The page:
How Harvey Milk’s assassination drove Feinstein’s decades-long push on gun control
On a cool autumn morning 45 years ago, Dianne Feinstein was the first to find the body.
It was November 1978, and San Francisco Supervisor Harvey Milk had just been shot dead in his City Hall office.
“I could smell the gunpowder. Harvey was on his stomach,” Feinstein told The Times in an interview in 2018. “I tried to find a pulse; I put my finger in a bullet hole.”
The assassination forever altered the course of Feinstein’s political career and shaped her views on gun control — a defining legacy for the U.S. senator, who died Friday at age 90.
Sen. Dianne Feinstein survived an assassination attempt and a mayoral recall to become the most popular politician in California for years running.
A few hours after finding Milk’s body, Feinstein broke the news that embittered former Supervisor Dan White had killed Milk, one of the nation’s first openly gay elected officials, and Mayor George Moscone.
“As president of the Board of Supervisors, it is my duty to make this announcement: Both Mayor Moscone and Supervisor Harvey Milk have been shot — and killed,” Feinstein said at a press conference, drawing gasps and shouts from the scrum on a balcony at City Hall. After several seconds, she continued: “The suspect is Supervisor Dan White.”
From there, the news of the assassinations shocked the country.
Earlier that morning, Feinstein had told reporters she was quitting politics after two unsuccessful runs for mayor. But as acting mayor, she was chosen to serve the remainder of Moscone’s term and would go on to win two mayoral elections.
“I became mayor as the product of assassination,” Feinstein said in the 2018 Times interview.
How the assassinations of Harvey Milk and George Moscone helped shape the direction of retiring Sen. Dianne Feinstein’s political path.
For a time, she had a permit to carry a handgun in her purse after an anticapitalist terrorist group planted a bomb outside her daughter’s bedroom window and shot out windows at her vacation home years before Milk’s assassination.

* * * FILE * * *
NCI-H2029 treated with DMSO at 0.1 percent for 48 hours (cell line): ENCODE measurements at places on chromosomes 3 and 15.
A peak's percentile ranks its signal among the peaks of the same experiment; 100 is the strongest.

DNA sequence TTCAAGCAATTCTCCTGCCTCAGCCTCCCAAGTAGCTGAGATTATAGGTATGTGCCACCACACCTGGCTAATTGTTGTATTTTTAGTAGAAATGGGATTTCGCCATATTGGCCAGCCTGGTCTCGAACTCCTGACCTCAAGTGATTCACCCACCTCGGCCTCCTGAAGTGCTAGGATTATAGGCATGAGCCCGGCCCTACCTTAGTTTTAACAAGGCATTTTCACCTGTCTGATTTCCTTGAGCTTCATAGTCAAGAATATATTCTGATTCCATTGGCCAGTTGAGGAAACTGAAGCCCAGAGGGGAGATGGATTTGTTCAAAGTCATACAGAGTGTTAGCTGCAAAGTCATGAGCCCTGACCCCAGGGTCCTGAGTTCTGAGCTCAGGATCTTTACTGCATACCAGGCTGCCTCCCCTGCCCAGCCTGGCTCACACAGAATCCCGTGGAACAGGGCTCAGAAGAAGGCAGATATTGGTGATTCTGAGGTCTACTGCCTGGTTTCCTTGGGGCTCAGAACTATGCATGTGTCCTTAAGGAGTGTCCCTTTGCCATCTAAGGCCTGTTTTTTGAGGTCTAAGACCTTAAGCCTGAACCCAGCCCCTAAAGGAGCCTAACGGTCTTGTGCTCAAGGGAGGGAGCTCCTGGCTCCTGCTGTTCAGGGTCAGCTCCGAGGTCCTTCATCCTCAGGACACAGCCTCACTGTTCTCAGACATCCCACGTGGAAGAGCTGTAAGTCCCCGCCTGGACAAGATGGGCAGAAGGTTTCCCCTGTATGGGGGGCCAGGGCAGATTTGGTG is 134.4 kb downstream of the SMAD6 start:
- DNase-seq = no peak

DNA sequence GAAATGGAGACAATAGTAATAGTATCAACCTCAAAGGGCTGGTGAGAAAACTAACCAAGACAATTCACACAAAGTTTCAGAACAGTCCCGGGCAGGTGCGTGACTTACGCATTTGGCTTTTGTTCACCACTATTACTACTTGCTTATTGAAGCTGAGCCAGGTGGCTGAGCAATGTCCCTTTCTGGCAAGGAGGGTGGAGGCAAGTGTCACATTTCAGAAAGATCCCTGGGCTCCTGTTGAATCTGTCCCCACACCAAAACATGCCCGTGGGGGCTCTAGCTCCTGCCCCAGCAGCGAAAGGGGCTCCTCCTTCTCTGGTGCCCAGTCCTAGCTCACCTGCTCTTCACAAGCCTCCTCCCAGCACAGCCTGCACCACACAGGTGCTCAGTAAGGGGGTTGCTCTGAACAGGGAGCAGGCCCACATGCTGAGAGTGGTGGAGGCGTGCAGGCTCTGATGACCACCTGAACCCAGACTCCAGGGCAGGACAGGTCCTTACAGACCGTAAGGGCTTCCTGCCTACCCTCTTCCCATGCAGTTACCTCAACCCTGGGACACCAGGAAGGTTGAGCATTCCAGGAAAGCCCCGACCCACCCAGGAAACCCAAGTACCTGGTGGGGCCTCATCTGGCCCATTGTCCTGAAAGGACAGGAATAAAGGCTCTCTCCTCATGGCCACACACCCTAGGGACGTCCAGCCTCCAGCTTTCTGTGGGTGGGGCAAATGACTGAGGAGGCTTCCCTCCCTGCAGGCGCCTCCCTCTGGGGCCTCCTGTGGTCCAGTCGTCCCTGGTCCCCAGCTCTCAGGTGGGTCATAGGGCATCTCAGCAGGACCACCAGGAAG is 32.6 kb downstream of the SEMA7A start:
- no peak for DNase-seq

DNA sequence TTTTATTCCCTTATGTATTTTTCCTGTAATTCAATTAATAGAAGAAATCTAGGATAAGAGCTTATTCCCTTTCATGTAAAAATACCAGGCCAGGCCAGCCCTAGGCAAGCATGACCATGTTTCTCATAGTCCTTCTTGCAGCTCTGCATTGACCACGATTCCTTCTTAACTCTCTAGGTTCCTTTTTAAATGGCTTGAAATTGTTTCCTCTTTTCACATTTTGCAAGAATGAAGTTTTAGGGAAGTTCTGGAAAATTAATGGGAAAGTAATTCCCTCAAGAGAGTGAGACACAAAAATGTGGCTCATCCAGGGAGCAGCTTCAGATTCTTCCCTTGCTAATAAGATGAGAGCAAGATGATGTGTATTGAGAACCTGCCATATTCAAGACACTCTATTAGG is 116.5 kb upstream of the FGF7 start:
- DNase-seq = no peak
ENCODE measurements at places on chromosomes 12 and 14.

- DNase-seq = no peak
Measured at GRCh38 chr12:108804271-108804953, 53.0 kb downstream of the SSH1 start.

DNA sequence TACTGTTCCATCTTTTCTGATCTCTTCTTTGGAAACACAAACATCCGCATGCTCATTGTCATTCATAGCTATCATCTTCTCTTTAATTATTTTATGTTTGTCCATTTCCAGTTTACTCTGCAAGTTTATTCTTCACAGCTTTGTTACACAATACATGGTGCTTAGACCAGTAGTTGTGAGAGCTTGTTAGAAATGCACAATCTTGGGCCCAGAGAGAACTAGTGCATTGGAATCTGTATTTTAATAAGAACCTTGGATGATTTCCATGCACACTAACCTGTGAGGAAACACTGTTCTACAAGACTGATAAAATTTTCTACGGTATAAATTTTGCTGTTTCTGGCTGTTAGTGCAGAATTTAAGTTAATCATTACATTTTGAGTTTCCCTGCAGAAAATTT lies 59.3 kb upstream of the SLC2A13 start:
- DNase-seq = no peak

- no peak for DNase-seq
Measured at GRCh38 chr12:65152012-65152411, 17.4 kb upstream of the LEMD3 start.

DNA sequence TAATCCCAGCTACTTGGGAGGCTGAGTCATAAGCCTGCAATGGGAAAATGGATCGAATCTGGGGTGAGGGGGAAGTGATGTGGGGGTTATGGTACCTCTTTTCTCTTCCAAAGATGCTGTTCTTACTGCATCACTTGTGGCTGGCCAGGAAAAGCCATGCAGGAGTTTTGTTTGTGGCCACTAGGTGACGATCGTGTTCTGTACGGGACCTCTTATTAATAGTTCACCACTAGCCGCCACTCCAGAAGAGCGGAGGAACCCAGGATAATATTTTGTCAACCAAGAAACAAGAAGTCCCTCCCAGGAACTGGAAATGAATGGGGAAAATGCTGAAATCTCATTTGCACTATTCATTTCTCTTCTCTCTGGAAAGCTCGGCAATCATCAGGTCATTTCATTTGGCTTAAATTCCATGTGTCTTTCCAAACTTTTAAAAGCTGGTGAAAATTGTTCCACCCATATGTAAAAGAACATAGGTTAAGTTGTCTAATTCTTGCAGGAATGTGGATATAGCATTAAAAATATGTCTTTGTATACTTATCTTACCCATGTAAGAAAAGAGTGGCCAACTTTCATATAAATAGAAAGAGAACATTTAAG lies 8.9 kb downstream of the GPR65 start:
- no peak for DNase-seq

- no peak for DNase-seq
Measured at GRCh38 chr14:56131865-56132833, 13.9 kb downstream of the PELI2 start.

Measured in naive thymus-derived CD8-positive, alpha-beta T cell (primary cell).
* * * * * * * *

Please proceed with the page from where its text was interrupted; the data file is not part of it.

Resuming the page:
“I made the determination that if somebody was going to try to take me out, I was going to take them with me,” Feinstein told the Associated Press.
But she stopped carrying the gun after wondering how quickly she could arm herself in an emergency. “I thought, ‘Hmm. This isn’t going to do me much good,’” she said.
By 1982, she had signed a local ordinance banning most San Francisco residents from owning pistols and turned in her .38-caliber Smith & Wesson revolver — the same model White used to kill Moscone and Milk — to be melted down by police. The ordinance was later invalidated by the courts.
Political leaders in Washington and across the country recalled Sen. Dianne Feinstein as a trailblazer and an early voice for gun control.
As her star rose, despite a failed bid for California governor, Feinstein set her sights on the U.S. Senate.
Just months after winning office in a 1992 special election, Feinstein wrote a landmark federal assault weapons ban, prompted by a mass shooting that left eight people dead at a San Francisco law firm.
The powerful National Rifle Assn. mounted an attack against Feinstein’s effort, joined by elected Republicans.